Language Selection

English French German Italian Portuguese Spanish

LDAP Series Part III - The Historical Secrets

Filed under
Misc

The origins of LDAP begin with the International Telecommunication Union (ITU) based in Geneva. ITU began setting email standards which required a directory of names (and other information) that could be accessed across networks in a hierarchical fashion not dissimilar to DNS. The result of their work resulted in the X.500 series of standards which defined DAP (Directory Access Protocol), the protocol for accessing a networked directory service.

Tim Howes, Steve Kille and Wengyik Yeong saw a better way to achieve the aims of ITU and published a proposal entitled X.500 Lightweight Directory Access Protocol in RFC 1487 during July 1993. Their abstract read as follows:

The protocol described in this document is designed to provide access to the Directory while not incurring the resource requirements of the Directory Access Protocol (DAP). This protocol is specifically targeted at simple management applications and browser applications that provide simple read/write interactive access to the Directory, and is intended to be a complement to the DAP itself.

Tim Howes of the University of Michigan led the development of LDAP supported by the National Science Foundation. From 1993 to 1997, the Internet Engineering Task Force (IETF) published 13 RFCs related to LDAP and dozens since.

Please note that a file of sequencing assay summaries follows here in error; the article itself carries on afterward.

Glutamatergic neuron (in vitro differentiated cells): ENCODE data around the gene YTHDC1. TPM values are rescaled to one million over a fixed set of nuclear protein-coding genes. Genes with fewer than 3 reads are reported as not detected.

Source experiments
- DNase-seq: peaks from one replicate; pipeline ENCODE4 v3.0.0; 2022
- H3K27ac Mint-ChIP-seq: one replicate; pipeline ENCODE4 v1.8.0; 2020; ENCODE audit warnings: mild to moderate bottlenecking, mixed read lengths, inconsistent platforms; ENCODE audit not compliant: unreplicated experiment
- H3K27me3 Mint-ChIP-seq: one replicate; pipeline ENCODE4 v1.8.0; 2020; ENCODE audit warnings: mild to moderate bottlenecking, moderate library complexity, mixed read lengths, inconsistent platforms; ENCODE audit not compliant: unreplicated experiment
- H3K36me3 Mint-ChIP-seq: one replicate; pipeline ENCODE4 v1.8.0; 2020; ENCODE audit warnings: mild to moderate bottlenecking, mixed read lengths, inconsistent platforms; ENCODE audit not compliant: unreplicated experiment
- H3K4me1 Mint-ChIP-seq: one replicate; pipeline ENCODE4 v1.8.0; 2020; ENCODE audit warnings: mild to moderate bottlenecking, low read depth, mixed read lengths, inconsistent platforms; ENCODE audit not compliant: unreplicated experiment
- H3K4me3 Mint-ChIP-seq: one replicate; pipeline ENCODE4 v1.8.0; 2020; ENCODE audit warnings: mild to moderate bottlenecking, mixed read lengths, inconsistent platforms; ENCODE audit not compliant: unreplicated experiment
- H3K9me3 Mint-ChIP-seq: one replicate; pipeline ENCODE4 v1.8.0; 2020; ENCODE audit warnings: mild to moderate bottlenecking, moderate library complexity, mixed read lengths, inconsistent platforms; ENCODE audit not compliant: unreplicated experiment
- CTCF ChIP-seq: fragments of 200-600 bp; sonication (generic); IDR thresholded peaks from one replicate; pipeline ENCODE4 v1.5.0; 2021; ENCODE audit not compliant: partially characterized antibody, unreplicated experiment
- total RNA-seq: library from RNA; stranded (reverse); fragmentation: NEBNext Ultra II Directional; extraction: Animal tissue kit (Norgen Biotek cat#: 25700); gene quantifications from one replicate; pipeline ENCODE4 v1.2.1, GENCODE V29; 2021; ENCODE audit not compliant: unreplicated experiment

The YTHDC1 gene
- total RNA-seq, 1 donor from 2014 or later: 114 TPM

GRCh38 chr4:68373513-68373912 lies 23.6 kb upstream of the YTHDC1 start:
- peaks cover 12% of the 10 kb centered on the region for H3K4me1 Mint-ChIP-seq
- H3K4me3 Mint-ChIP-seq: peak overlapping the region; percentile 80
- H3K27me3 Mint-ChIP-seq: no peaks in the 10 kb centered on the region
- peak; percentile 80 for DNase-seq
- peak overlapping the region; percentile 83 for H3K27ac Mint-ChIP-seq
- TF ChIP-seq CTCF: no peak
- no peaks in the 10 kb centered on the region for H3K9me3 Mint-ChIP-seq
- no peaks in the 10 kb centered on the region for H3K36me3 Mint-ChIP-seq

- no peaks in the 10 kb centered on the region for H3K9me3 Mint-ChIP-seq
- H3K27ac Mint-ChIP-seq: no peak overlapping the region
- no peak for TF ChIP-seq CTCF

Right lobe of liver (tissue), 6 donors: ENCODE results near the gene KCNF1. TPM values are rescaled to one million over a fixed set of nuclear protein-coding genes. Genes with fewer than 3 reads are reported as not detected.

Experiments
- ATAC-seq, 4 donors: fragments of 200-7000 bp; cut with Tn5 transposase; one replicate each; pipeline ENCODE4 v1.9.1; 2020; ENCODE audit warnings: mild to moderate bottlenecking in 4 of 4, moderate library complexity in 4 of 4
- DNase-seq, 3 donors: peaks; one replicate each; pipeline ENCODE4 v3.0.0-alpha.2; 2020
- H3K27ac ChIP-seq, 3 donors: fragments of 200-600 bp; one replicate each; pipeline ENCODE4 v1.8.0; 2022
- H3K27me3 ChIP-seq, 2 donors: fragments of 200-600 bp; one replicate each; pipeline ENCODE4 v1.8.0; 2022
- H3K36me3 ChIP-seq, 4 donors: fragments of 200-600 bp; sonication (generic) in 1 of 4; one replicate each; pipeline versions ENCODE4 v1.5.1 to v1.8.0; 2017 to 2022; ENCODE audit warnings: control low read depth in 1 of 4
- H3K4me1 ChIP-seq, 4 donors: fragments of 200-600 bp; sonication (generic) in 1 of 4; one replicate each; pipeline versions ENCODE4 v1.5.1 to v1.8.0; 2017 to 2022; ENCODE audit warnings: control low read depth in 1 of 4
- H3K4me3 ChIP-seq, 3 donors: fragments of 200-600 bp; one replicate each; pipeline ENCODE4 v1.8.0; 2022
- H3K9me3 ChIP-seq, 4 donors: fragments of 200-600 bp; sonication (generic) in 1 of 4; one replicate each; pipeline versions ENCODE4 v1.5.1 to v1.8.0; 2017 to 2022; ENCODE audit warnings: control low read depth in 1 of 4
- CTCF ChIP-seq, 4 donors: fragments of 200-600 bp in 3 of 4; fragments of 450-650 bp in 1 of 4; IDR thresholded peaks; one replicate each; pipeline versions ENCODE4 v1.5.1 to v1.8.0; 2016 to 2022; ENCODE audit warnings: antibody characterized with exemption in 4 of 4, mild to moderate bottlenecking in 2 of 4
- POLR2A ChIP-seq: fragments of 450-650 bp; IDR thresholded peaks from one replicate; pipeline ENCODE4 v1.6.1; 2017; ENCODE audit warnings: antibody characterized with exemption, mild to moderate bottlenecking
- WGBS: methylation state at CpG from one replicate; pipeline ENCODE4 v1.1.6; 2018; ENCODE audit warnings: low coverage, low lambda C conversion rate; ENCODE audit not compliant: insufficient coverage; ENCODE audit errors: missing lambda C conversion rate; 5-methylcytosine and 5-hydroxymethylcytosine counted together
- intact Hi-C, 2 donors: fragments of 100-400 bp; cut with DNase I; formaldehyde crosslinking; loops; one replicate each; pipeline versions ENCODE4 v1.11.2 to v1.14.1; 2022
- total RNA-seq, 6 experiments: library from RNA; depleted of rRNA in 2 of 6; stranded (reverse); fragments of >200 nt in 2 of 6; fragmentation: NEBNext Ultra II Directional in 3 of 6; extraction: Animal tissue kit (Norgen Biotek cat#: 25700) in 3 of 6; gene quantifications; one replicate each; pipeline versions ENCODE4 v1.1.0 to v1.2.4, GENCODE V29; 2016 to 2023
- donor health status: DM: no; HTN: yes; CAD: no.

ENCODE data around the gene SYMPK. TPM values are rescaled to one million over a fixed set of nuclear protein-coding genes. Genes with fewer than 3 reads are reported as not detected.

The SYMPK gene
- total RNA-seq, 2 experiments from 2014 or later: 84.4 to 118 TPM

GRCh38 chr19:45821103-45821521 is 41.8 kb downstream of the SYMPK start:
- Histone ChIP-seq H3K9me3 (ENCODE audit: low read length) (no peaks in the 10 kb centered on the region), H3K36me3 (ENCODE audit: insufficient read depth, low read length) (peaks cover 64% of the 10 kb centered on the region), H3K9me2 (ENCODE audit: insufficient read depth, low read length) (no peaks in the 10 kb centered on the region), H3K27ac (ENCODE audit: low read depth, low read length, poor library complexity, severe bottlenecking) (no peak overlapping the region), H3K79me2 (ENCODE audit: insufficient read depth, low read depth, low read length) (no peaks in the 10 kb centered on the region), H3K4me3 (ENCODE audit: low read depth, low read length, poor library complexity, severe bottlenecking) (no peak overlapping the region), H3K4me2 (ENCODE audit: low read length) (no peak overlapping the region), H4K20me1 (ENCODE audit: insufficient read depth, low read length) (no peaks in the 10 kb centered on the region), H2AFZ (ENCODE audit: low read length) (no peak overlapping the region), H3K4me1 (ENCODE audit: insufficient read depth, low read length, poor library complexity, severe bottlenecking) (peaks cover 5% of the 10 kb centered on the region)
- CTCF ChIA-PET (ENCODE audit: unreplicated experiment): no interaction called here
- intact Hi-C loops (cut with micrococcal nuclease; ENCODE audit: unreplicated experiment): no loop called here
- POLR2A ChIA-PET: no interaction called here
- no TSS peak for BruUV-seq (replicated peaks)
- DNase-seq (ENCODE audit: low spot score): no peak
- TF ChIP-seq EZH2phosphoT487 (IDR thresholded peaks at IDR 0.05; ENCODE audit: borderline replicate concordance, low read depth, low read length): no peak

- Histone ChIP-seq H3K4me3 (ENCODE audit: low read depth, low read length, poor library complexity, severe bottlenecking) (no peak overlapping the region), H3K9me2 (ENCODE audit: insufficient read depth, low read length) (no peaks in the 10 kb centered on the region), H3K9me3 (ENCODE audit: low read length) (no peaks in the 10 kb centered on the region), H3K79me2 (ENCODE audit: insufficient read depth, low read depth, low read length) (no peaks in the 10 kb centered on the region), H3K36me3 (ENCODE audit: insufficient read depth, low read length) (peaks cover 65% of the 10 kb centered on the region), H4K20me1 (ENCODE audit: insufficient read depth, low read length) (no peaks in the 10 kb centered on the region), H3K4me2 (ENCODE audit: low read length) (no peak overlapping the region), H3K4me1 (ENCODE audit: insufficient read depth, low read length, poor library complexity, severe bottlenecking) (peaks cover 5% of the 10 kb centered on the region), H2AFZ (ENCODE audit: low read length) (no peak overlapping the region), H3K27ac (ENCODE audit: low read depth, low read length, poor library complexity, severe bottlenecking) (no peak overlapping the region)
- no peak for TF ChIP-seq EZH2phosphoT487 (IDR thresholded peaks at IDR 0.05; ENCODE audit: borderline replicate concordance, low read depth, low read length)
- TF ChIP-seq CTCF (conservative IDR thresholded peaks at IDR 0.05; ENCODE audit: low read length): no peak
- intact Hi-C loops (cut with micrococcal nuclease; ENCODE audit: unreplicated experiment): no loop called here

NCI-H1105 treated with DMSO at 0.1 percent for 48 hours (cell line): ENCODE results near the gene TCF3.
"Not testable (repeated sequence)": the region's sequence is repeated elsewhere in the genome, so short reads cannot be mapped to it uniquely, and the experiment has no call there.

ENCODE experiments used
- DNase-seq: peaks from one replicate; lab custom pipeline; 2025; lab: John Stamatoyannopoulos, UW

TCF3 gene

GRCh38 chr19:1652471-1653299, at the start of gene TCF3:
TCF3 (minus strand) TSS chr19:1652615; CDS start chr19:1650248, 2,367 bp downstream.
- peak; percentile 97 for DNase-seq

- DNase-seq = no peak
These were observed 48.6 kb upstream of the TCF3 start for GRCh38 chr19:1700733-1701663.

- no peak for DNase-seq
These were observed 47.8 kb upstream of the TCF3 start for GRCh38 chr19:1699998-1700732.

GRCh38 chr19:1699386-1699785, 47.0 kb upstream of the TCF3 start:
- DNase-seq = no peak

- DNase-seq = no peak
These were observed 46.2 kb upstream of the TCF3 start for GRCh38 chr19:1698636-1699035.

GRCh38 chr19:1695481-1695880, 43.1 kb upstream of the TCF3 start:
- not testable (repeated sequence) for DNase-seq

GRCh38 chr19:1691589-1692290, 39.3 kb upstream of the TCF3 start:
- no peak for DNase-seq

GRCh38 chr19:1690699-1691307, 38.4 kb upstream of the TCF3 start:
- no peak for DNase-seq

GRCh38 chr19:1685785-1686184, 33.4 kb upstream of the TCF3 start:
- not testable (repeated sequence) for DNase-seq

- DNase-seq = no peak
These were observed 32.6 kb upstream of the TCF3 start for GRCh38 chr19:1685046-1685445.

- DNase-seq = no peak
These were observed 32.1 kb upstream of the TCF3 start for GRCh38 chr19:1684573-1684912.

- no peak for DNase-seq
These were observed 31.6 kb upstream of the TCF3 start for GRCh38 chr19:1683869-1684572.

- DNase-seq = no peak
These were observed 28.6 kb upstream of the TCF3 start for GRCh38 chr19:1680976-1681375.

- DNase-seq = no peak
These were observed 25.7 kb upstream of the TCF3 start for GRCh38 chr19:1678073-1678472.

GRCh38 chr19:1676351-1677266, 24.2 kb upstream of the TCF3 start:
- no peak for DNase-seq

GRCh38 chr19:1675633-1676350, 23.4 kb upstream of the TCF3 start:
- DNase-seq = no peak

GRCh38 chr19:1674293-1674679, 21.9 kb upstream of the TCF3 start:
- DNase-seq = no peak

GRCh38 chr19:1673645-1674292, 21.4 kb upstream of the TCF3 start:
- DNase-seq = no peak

Full Story.

More in Tux Machines

Red Hat News

Fedora: The Latest

  • Korora 22 Flash Update
    As we announced when Korora 22 was released, Adobe Flash is no longer included by default.
  • Fedora repository for Doom stuff: Zandronum, Doomseeker, CnDoom
    I had a bit of free time over the last few days, and looked at the current state of the art for Doom on Linux. The awesome Rahul Sundaram has been looking after several Doom-related packages for a while – including the Chocolate Doom package – but there are some things that seem to be commonly used these days that we didn’t have packaged. So I packaged them up, and put them in a new repository!
  • CUDA 7.0 enabled programs for Fedora 22
    I’ve udpated the CUDA version in the Fedora 22 Nvidia repository, it now contains CUDA 7.0.28 along with the cuFFT 7.0.35 patch. Note that from this version, CUDA is x86_64 bit compatible only, so there are no more i386 packages. There is still the cudart library available for 32 bit, but I don’t think it’s worth packaging.
  • Secure Boot — Fedora, RHEL, and Shim Upstream Maintenance: Government Involvement or Lack Thereof
    Note that there are parts of this chain I’m not a part of, and obviously linux distributions I’m not involved in that support Secure Boot. I encourage other maintainers to offer similar statements for their respective involvement.
  • Remi repository is changing
    The "remi" repository exists for > 10 years, it have changed a lot, and some recent changes worth to be explained.

Android Leftovers

Leftovers: OSS